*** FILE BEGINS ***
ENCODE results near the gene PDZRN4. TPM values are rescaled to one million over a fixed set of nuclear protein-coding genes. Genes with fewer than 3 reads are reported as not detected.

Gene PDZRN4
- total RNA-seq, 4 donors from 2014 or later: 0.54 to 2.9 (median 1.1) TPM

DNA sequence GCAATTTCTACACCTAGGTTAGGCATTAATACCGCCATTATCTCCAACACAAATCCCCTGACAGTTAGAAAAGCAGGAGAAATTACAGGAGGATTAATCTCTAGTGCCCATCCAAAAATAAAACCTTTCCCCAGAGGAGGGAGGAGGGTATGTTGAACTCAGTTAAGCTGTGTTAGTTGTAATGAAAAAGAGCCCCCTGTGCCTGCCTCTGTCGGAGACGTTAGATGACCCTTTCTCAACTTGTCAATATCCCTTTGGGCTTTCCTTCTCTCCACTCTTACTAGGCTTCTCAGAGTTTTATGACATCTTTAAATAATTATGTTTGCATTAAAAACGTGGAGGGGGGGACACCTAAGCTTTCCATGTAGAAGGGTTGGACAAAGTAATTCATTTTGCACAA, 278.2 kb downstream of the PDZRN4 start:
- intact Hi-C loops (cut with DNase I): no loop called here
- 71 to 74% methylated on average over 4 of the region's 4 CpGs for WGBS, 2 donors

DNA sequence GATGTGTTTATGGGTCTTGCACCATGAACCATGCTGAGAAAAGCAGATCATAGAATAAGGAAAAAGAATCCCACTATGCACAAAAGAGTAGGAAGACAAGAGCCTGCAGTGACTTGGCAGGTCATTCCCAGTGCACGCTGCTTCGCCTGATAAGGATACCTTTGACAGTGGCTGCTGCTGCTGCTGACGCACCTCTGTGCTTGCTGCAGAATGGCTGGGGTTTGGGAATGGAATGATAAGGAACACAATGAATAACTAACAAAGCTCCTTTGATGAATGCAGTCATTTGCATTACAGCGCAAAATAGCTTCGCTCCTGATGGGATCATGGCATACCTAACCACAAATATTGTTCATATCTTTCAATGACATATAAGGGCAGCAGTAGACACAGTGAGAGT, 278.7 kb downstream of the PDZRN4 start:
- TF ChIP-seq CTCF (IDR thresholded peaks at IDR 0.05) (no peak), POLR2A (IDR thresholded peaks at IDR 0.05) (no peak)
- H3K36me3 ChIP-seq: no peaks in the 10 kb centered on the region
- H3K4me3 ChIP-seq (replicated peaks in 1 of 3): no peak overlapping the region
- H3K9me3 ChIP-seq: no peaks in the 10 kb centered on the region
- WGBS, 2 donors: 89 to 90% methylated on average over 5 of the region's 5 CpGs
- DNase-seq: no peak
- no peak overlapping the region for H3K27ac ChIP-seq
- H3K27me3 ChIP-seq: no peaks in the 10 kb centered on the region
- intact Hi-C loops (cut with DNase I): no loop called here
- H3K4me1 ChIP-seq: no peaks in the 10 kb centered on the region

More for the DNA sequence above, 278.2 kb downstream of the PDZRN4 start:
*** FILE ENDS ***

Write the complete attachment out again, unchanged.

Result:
ENCODE results near the gene PDZRN4. TPM values are rescaled to one million over a fixed set of nuclear protein-coding genes. Genes with fewer than 3 reads are reported as not detected.

Gene PDZRN4
- total RNA-seq, 4 donors from 2014 or later: 0.54 to 2.9 (median 1.1) TPM

DNA sequence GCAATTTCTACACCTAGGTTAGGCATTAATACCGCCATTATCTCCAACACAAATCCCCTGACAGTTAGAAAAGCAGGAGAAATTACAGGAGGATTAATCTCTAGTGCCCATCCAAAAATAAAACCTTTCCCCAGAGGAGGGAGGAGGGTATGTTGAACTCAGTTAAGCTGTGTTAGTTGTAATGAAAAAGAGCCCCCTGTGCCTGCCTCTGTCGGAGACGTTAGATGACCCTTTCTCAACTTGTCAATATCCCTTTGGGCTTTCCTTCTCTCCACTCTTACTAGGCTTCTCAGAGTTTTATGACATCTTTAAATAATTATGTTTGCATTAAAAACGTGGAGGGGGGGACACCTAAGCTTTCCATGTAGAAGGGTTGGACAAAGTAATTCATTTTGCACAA, 278.2 kb downstream of the PDZRN4 start:
- intact Hi-C loops (cut with DNase I): no loop called here
- 71 to 74% methylated on average over 4 of the region's 4 CpGs for WGBS, 2 donors

DNA sequence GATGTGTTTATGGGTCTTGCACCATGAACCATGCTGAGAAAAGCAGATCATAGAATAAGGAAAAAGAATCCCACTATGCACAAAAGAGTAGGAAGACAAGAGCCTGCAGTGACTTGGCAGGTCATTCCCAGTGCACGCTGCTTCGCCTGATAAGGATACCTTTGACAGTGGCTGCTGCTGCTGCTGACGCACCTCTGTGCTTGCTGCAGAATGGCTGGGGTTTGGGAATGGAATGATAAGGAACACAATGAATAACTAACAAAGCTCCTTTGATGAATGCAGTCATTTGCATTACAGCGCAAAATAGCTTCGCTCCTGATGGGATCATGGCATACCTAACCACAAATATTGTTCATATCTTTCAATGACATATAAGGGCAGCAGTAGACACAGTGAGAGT, 278.7 kb downstream of the PDZRN4 start:
- TF ChIP-seq CTCF (IDR thresholded peaks at IDR 0.05) (no peak), POLR2A (IDR thresholded peaks at IDR 0.05) (no peak)
- H3K36me3 ChIP-seq: no peaks in the 10 kb centered on the region
- H3K4me3 ChIP-seq (replicated peaks in 1 of 3): no peak overlapping the region
- H3K9me3 ChIP-seq: no peaks in the 10 kb centered on the region
- WGBS, 2 donors: 89 to 90% methylated on average over 5 of the region's 5 CpGs
- DNase-seq: no peak
- no peak overlapping the region for H3K27ac ChIP-seq
- H3K27me3 ChIP-seq: no peaks in the 10 kb centered on the region
- intact Hi-C loops (cut with DNase I): no loop called here
- H3K4me1 ChIP-seq: no peaks in the 10 kb centered on the region

More for the DNA sequence above, 278.2 kb downstream of the PDZRN4 start: